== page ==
Do you know that love thinks? It’s not a mindless feeling that rides on waves of emotion and falls asleep mentally. It keeps busy in thought, knowing that loving thoughts precede loving actions. When you first fell in love, being thoughtful came quite naturally. You may have even spent hours dreaming of what your new found love looked like. You wondered what they might be doing, and probably rehearsed impressive things to say. There was a time when you couldn’t stop thinking about them .
Sometimes though, things begin to change after marriage and sparks of romance slowly burn into grey embers and the motivation for thoughtfulness cools. You begin to drift into focusing on your job, your friends, your problems, and your selfish personal desires. After a while you unintentionally begin to ignore the needs of your spouse.
The fact that marriage has added another person to your universe does not change who you are. Therefore, if your thinking doesn’t mature enough to constantly include this person, you catch yourself being surprised rather than being thoughtful. You might say: “Today was our anniversary,” or “Why wasn’t I included in the decision you made?,” or it might be “Don’t you ever think about anyone but yourself?”
If you don’t learn to be thoughtful (even in little things) you end up regretting missed opportunities to demonstrate love. Thoughtfulness is a silent enemy to a relationship seeking for love. But doing little things for your spouse will turn out big dividends.
To be honest, men struggle with thoughtfulness more than women. A man can focus like a laser on one thing and forget the rest of the world. It really does take conscience effort for him to focus on whether his wife might be present in the same room. Men tend to think in headlines and say exactly what they mean. Between men conversing, not much is needed to understand the message. His words are more literal and shouldn’t be over analyzed.
A woman on the other hand, is more multi-conscious, able to maintain an amazing awareness of many factors all at once. She has the ability to do many things simultaneously. A woman also thinks relationally. When she works on a project, she is cognizant of all the people who are connected to it. Women think and speak between the lines. They tend to hint at something, so a man often has to listen for what is implied if he wants to get the full meaning.
If a couple doesn’t understand this about one another, the fallout can result in endless disagreements. He gets frustrated wondering why she speaks in riddles and doesn’t just come out and say what she means. She is frustrated wondering why she is so inconsiderate and doesn’t add two and two together and just figure it out.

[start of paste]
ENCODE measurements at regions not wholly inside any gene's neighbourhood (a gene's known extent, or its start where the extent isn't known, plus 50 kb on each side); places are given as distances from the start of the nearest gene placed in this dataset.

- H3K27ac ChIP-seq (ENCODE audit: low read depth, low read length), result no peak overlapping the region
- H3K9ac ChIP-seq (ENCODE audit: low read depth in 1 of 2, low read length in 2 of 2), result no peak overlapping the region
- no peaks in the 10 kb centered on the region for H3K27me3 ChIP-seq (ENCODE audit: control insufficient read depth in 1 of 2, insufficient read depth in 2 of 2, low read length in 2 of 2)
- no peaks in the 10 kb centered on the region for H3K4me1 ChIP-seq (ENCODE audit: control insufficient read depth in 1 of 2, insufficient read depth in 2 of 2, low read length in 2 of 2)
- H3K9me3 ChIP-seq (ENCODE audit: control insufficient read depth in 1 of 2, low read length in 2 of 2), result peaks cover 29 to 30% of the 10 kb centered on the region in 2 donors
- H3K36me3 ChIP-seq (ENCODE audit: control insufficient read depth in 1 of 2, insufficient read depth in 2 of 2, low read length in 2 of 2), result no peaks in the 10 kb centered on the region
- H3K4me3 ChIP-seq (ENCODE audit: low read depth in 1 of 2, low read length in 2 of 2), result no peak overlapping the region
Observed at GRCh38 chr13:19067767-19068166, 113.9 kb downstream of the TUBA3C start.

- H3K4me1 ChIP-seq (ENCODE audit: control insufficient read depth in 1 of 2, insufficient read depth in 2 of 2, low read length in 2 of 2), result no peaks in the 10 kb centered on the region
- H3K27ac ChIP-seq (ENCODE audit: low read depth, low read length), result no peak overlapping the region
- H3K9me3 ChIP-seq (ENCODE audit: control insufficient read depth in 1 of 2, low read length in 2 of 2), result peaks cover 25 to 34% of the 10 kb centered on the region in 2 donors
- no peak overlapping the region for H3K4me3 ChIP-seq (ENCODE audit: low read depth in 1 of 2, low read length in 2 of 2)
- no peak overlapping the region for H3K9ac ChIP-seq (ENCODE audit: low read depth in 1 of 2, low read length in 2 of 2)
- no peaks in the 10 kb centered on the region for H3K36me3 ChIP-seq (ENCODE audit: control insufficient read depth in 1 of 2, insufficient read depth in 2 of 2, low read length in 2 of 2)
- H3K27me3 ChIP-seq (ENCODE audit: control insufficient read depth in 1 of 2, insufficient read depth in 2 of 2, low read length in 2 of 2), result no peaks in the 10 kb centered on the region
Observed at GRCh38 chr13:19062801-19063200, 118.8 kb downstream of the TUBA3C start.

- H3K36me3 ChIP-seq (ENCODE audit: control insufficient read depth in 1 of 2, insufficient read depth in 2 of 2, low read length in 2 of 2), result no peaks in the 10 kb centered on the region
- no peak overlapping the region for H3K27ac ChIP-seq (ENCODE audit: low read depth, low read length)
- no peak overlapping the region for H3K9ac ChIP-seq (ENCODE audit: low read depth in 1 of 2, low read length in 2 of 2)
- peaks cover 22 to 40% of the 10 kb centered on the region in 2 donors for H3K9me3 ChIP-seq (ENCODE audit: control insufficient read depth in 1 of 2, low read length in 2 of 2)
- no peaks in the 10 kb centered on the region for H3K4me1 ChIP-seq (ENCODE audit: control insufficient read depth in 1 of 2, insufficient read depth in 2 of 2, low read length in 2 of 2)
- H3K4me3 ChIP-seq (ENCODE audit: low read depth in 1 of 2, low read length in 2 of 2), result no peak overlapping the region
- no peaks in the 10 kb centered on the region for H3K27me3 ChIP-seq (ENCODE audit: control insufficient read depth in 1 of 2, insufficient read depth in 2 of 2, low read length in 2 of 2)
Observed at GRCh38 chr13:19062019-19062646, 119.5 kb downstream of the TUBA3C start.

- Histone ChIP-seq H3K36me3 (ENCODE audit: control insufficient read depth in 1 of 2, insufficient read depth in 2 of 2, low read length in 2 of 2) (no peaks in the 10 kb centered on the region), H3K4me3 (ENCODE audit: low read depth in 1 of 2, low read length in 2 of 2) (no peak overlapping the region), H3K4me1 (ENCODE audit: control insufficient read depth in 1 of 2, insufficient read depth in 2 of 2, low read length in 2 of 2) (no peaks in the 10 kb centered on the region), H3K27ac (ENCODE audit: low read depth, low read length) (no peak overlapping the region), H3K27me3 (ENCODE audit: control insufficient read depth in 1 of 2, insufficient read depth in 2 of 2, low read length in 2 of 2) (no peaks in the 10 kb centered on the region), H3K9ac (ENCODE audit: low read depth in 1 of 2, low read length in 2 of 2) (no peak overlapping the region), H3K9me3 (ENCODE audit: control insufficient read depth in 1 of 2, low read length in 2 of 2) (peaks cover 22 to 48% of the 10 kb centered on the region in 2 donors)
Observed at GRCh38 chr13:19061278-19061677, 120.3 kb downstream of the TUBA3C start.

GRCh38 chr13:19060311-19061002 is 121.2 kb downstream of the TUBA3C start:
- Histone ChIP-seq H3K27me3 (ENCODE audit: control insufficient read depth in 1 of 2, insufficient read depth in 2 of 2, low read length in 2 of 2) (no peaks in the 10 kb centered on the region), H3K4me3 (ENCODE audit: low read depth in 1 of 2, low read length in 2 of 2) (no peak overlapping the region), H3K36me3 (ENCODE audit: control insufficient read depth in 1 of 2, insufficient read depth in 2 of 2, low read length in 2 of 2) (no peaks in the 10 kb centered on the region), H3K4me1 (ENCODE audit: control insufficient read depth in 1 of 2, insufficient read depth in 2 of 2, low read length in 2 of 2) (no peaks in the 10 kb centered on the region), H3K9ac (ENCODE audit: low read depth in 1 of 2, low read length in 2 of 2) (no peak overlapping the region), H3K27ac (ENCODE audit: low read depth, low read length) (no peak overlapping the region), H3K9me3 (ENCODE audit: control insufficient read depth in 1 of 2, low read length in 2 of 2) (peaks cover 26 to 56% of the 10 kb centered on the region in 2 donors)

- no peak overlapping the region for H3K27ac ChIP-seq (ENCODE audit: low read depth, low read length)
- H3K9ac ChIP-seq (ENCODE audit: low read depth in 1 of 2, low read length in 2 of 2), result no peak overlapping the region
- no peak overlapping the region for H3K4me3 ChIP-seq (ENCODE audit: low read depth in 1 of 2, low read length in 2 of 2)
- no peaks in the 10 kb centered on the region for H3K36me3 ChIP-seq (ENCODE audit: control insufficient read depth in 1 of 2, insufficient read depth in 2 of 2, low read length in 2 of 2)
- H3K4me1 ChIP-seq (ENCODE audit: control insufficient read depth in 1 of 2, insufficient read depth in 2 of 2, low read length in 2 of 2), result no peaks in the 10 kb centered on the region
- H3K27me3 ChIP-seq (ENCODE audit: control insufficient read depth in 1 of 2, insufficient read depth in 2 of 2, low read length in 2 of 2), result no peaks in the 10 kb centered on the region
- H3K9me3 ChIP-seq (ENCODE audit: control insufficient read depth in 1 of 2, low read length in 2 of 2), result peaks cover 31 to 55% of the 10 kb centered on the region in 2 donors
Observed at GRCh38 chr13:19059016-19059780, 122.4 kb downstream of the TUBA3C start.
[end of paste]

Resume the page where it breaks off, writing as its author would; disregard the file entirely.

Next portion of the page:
A woman deeply longs for her husband to be thoughtful. It’s a key to helping her feel loved. A wise man will listen like a detective to discover the unspoken needs and desires a woman’s words imply. If however, she always has to put the pieces together for him, if steals the opportunity for him to demonstrate that he loves her. She then feels a bit less loved. As much as we don’t like it, women’s feelings often control our actions.
This also explains why women will get upset with their husbands without telling him why. In her mind she’s thinking, “I shouldn’t have to spell it out for him. He should be able to look at the situation and see what’s going on here.” At the same time he’s troubled because he can’t read her mind and wonders why he’s being punished for a crime he didn’t know he committed.
Love requires thoughtfulness on both sides; the kind that builds bridges through the constructive combination of patience, kindness, and selfishness. Love teaches you how to meet in the middle, to respect and appreciate how your spouse uniquely thinks.
A husband should listen to his wife and learn to be considerate of her unspoken messages. A wife should learn to communicate truthfully and not say one thing while meaning another. Love thinks before speaking. It should always filter words through a grid of truth and kindness (My thoughts with The Love Dare, pp. 16-18).